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Mods for the KM 84

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    Bill Bradley restores vintage mics in Nashville, TN.

CardioidNeumann KM 84

Cardioid Pencil Condenser Microphone

The KM 84 is a small-diaphragm FET condenser with a fixed Cardioid pickup pattern. It was the world’s first phantom-powered microphone, built to run on 48v DC. Its design goal was to be as small as possible; the model name ‘KM’ stands for Kleine Mikrofon (“small microphone”).

The model number indicates the powering mechanism (8 = phantom power) and polar pattern (4 = cardioid).

Although discontinued in 1992, the KM-84 remains a favorite of vintage mic enthusiasts for drum overheads and hi-hat applications.

Neumann’s KM 184 was intended to be a replacement for the KM 84, but the two mics sound sufficiently different that the KM 84 has remained a standard by which modern FET pencil mics are judged. (See the KM 184 page for additional discussion of the physical and sonic differences between these microphones.)

The mic is known for having an exceptionally flat frequency response and its ability to maintain its cardioid pickup pattern across the frequency spectrum.


The resulting frequency response at an angle of ±135° is almost parallel to the 0° on-axis curve. Attenuation at 135° is about 14dB between 100Hz and 18kHz. As a result, a sound source impinging on the microphone anywhere within a 3/4 arc around it will have identical sound quality, even though at different levels.

The mic shipped with a “wind and pop screen,” Neumann p/n WNS 21.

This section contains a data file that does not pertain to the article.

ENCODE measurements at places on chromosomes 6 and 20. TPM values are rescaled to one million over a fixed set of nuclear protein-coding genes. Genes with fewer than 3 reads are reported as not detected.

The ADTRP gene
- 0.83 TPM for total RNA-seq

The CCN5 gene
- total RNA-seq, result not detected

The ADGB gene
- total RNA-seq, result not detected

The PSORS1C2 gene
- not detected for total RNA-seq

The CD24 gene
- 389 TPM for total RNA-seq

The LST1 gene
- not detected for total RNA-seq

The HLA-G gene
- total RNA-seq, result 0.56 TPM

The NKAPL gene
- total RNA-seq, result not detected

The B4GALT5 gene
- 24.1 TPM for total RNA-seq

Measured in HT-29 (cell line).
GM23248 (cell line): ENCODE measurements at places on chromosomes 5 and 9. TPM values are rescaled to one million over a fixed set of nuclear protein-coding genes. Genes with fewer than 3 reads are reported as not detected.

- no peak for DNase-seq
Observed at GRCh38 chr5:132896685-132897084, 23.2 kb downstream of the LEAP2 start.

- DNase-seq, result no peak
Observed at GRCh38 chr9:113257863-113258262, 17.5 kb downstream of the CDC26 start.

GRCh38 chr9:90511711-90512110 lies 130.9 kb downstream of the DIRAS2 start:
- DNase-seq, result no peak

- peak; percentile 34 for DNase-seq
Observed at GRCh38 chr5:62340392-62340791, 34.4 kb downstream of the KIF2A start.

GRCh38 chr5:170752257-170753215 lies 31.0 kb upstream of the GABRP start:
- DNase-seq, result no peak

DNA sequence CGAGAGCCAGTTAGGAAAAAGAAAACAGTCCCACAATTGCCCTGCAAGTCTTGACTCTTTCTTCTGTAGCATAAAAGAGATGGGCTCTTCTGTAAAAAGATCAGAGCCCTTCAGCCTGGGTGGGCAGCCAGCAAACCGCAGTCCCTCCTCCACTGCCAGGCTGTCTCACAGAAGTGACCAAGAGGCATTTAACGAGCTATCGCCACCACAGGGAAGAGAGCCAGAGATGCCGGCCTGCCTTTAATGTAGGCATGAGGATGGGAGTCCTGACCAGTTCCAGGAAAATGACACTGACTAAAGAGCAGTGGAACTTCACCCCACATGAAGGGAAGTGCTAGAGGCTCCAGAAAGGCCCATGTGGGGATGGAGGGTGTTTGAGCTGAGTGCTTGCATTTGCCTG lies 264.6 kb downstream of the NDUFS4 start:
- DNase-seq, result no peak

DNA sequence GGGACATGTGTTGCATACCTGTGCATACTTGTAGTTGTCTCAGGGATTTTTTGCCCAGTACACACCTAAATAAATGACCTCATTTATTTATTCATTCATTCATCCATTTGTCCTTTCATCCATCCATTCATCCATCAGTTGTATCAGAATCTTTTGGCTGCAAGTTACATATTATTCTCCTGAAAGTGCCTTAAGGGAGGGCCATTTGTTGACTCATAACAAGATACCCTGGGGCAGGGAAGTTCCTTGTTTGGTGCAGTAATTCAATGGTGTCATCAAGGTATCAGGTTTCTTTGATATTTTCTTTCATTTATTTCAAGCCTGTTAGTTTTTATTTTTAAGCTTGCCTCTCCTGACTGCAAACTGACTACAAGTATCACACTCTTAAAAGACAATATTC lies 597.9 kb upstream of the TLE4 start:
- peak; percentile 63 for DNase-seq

The capsule, Neumann model KK 64 and later designated KK 84, utilizes an innovative backplate design developed by Neumann in 1964. Whereas most condenser microphone backplates rely on a pattern of through-holes to provide access to the front diaphragm to soundwaves entering from the rear, the so-called “crossed-slit” design incorporates a series of eight intersecting grooves. The grooves allow the sound from the through-holes to be more evenly distributed across the diaphragm. The result is an improvement in polar pattern control and in off-axis frequency response. This “crossed-slit” design is retained in the current Series 180 microphones (including the KM 184).

(Capsule photo credit: Klaus Heyne /

The Neumann KM 84 is also known as: KM84, KM84i.

The mic was released in 1966.


Pickup Patterns Pads & Filters
Cardioid (10 mV/Pa; 40 - 20,000 Hz)
  • Pad: -10dB (Via Switch)
Capsule Dimensions Impedance SPL/Noise
Capsule diameter: 20mm
150 Ohms (Low) Max SPL: 130 dB
Self-noise: 17.0 dB(A)
Weight Length Max Diameter Interface(s)
80g (2.82oz) 100mm (3.94'') 21mm (0.83'')
  • 3-pin XLR male (1)
Power Specifications
  • Requires phantom power
  • Phantom voltage: 48 ± 4v

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